The war for talent is raging. In September, a record 4.4 million Americans quit their jobs, according to the US Labor Department. That was after 4.3 million people left their jobs the month before, with more than 10.4 million jobs going unfilled at the end of the month.
Things haven’t gotten much better in 2022. According to the Bureau of Labor Statistics, more than 11.3 million job openings were still on the market at the end of May. As organizations compete to fill roles, wages have increased, with average hourly earnings up 0.3% month-on-month in June and 5.1% on the year.
Some of America’s biggest institutions are facing the squeeze. Speaking on a Fortune panel at the World Economic Forum in Davos, Bank of America CEO, Brian Moynihan, admitted that the war for talent is on.
“Our attrition rate came down throughout the decade and dropped in half during the pandemic, but has come back up to where it was in 2019. Part of this is a natural recovery in attrition rates, but a real part of it is in the tightness of the labor market. A lot of people left the labor market and are not going to come back, even with a strong bid for their services,” he said.
“That’s the reality we’re going to be facing. We’re chasing that dynamic of not enough people working. In the US, the immigration issue is also heavily impacting this. Our population growth rate has fallen in half over the last decade and we just don’t have enough people now. It’s going to be a big bid for a while,” added Moynihan.
To combat this, Bank of America bumped its minimum wage to $22 a hour, equivalent to nearly $45,000 a year for full-time employees. It also expanded its stock awards program to employees who make up to $100,000 annually - nearly 97% of total employees - who previously received a one-off cash bonus. The move could cost the bank up to $1 billion.
Other businesses are following suit, with those working in service industries just as likely to see a wage increase as those in offices. However, the labor market squeeze means that continuous pay bumps are not sustainable. Instead, organizations are looking for new strategies to recruit, upskill and engage their employees.
“While salary plays a role in attracting talent, it shouldn’t be the dominant piece of the puzzle,” says Ron Thomas, Managing Director at consulting firm Strategy Focused Group.
“Can you sell your brand and purpose? Can you tell the story of how you build a career in the organization? What success stories do you have? People today are looking to connect and be a part of something bigger,” he adds.
“Organizations recognize that they have to think differently about their talent strategies,” agrees Nicola Hancock, Regional Manager Director, Americas & Investment Banking at AMS. “There aren’t enough people out there to simply think about constantly buying in more talent. Instead, they have to think more holistically and start developing their own talent and retrain existing employees.”
For Hancock, this starts with organizations being less reactive in sourcing talent and more strategic. Such is the competition for hires, that even the biggest businesses are having to rethink how they attract the people they need.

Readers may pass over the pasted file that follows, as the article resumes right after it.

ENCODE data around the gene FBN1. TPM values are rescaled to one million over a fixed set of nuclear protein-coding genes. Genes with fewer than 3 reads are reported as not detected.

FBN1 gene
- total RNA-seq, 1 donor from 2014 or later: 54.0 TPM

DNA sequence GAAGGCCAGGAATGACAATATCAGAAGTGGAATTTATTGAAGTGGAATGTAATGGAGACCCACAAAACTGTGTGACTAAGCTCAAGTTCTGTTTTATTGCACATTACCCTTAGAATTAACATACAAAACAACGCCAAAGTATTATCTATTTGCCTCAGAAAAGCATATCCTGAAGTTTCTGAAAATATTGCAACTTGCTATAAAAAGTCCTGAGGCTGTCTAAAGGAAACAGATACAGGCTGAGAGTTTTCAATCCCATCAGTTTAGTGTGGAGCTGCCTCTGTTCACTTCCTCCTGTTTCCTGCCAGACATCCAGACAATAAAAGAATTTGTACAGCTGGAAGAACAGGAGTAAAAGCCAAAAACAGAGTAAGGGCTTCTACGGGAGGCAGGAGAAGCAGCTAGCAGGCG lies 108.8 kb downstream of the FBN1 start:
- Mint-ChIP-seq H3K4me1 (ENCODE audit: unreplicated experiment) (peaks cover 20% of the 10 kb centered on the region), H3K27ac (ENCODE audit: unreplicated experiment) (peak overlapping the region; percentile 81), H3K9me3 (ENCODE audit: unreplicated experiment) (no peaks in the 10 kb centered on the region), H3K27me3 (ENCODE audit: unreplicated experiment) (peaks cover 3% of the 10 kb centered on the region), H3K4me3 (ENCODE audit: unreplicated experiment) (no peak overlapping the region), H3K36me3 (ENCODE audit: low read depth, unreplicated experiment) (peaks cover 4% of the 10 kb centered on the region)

“Everybody is looking at their employee value proposition, even those organizations that haven’t had to traditionally rely on that. Just look at the big corporate players, across all sectors, they’re all leaders in their respective industries who have been able to rely on their logos to attract and retain talent. Now, they’re recognizing that they’re having to work a lot harder,” she says.
One way to do this is to focus on building talent from within. However, internal hiring isn’t the same as internal mobility, warns Hancock. Instead, businesses need to think about how they can be agile in moving talent around the business depending on strategic needs.
“Internal mobility is cheaper and creates better engagement. Internal candidates get to productivity quicker, understand culture and know who to collaborate with to succeed,” says Thomas.
There are other ways American organizations are looking beyond salary. Some are increasing employee flexibility - whether location, remote work or compressed work weeks. They’re re-examining the benefits they offer in a post-pandemic era, moving away from office perks to offerings around mental health and wellbeing, and they’re particularly looking at career development, training and reskilling programs.
Back in 2019, JPMorgan announced a $350 million investment in skills development and social mobility. The investment created training programs upskilling the bank’s workforce for changes in technology and business, while also forecasting future workplace skills to build opportunities for internal employee development. It also made it compulsory for incoming asset management and investment banking analysts to take coding classes.
This allowed the bank to refocus its skillset - JPMorgan sees itself as a technology group, not just a bank, with technologists now accounting for a fifth of the organization’s 250,000 plus workforce. However, such large-scale reskilling programs are the exception, not the norm, says Hancock.
“The skills gap has always been there and it has gotten worse during the pandemic. This means that organizations need to fundamentally rethink how they approach talent acquisition. With digitalization, the skills organizations need change much more quickly than previously and the idea of a job for life doesn’t really exist anymore,” she says.
“Fundamentally, businesses need to be more agile and think about talent acquisition differently. Those that do will gain a competitive advantage, as it’s no longer affordable to keep buying in talent as it becomes even more of a premium,” adds Hancock.
written by the Catalyst Editorial Board
with contributions from:
Regional Managing Director, Americas & Investment Banking, AMS
Managing Director, Strategy Focused Group